Biodiversity The Big Winner In Three-Year Project in Cotton Country
Country Road, Landcare Australia and cotton farmers are marking Biodiversity month by celebrating a landmark achievement in their New South Wales Namoi Valley project.
It’s been three years since ‘The Biodiversity Project’ kicked off in the Namoi Valley and since the first tree was planted, about 60 hectares of cotton farming land has been revegetated.
Cotton farmers in the Namoi Valley have worked with Landcare Australia to plant 11,800 seedlings along 11.6 kilometres of riverbank with long-term aims to improve waterways on their farms, and benefit nature as well as their agricultural production.
Landcare Australia has supported communities dedicated to restoring and preserving the natural environment for decades. In partnering with Landcare Australia, Country Road committed $600,000 in the first three years of the project and has since raised $790,000 for the project through sales of the iconic Verified Australia Cotton Heritage Sweat and brand contributions.
As part of the project, over 9 kilometres of fencing around water courses has been established to exclude livestock, with alternative drinking points installed – this will increase habitat and shelter for native animals, as well as help improve water quality.
Cotton Australia’s Cotton to Market Lead Brooke Summers has been involved with The Biodiversity Project since its inception. “This project not only provides much needed funding and support for implementing biodiversity projects at farm level it also showcases what can be achieved when we work together on issues of mutual importance,” Brooke said.
“We know biodiversity is critical for sustainable cotton production and the planet as a whole and that we need to act fast to stop rates of extinction globally. We need to work together through projects like this to find the balance between clothing the world in sustainable natural fibres, and protecting the natural resources we rely on.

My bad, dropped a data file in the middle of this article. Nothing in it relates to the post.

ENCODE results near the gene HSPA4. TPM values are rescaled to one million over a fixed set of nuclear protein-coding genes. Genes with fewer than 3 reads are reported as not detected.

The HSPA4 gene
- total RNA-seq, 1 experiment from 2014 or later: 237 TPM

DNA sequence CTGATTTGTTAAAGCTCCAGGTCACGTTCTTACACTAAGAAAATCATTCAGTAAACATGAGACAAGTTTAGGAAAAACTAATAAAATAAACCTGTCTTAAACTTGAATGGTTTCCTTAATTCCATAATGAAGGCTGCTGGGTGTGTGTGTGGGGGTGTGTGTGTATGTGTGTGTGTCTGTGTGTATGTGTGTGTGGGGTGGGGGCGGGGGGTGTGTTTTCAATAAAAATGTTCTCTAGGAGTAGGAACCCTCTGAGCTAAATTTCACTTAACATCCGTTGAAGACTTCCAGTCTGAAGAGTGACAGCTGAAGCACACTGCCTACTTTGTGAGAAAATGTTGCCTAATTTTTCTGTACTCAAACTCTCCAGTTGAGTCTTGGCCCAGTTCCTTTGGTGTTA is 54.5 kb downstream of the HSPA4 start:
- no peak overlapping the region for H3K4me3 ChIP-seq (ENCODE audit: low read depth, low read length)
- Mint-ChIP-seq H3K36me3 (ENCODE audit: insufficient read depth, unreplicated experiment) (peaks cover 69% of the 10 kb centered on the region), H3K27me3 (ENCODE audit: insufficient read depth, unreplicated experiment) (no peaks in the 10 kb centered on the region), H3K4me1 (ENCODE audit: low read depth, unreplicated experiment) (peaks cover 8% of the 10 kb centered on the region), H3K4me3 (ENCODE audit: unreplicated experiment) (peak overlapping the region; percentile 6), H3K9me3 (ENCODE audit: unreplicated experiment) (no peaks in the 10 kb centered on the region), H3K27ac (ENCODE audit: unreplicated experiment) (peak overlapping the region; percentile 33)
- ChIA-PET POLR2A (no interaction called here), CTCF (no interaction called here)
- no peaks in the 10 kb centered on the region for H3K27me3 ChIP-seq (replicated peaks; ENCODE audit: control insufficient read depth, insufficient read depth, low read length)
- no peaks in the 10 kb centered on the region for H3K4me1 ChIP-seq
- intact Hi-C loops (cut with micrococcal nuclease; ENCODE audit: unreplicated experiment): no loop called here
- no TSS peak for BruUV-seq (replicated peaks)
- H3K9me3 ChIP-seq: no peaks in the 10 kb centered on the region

“It’s been a true collaboration between Landcare Australia, Country Road, Cotton Australia, our biodiversity specialists and our farmers and everyone has brought something different to the table which has created a great opportunity for achieving a lot and learning along the way,” she said.
The partnership with Country Road and our work with the cotton industry is supporting biodiversity and landscape restoration benefits for cotton farms in northern NSW said Dr Shane Norrish, CEO Landcare Australia.
“Over the last three years, the projects have been impacted by various external influences including covid and flooding, however Country Road are committed more than ever to supporting Australian cotton farmers improve the ecological and habitat restoration on the farming properties. Landcare Australia’s relationship with the cotton industry is vital to the work we are doing with the growers, their support and promotion of the famers to be involved in The Biodiversity Project has led to the success of the project. With the support from Country Road’s iconic brand position in the Australian fashion industry, together we can create greater awareness of landcare and the environmental stewardship of famers.
“Having the cotton industry as a part in this project is important as it helps us build trusting relationships with the growers. In addition, the research and biodiversity mapping from Cotton Research and Development Corporation has been important to ensure we are choosing sites that are in need of biodiversity enhancement as identified by the cotton industry.”
Country Road Brand Sustainability Manager Erika Martin said Country Road was proud to partner with Landcare Australia and the Australian cotton industry on The Biodiversity project to restore native habitats on cotton farms in the Namoi Valley.
“This partnership has shown how brands and industry can work together towards a shared vision,” Erika said.
“As we celebrate three years and reflect on what we have achieved, one of the highlights has been building relationships with the farming families. We are inspired by their commitment to ‘the long game’, by investment in building biodiversity now for the benefit of future generations.”
Cotton Farmer Daniel Kahl has been part of the project since it began but he sees the work as a continuation of work they’ve done in the past on his farm and others. “We’ve fenced and protected riparian zones on other farms to conserve natural landscapes; we utilise nature corridors and the benefits of natural predators to reduce pesticide use; we conduct carbon audits of our farm to ensure we’re doing our part to not just counteract our own emissions but do more than that. This project ties in with all of those endeavours.”
The partnership draws on a Cotton Research and Development (CRDC) report that mapped biodiversity in Australian cotton landscapes, identified threatened and endangered species and recommended ways to protect them.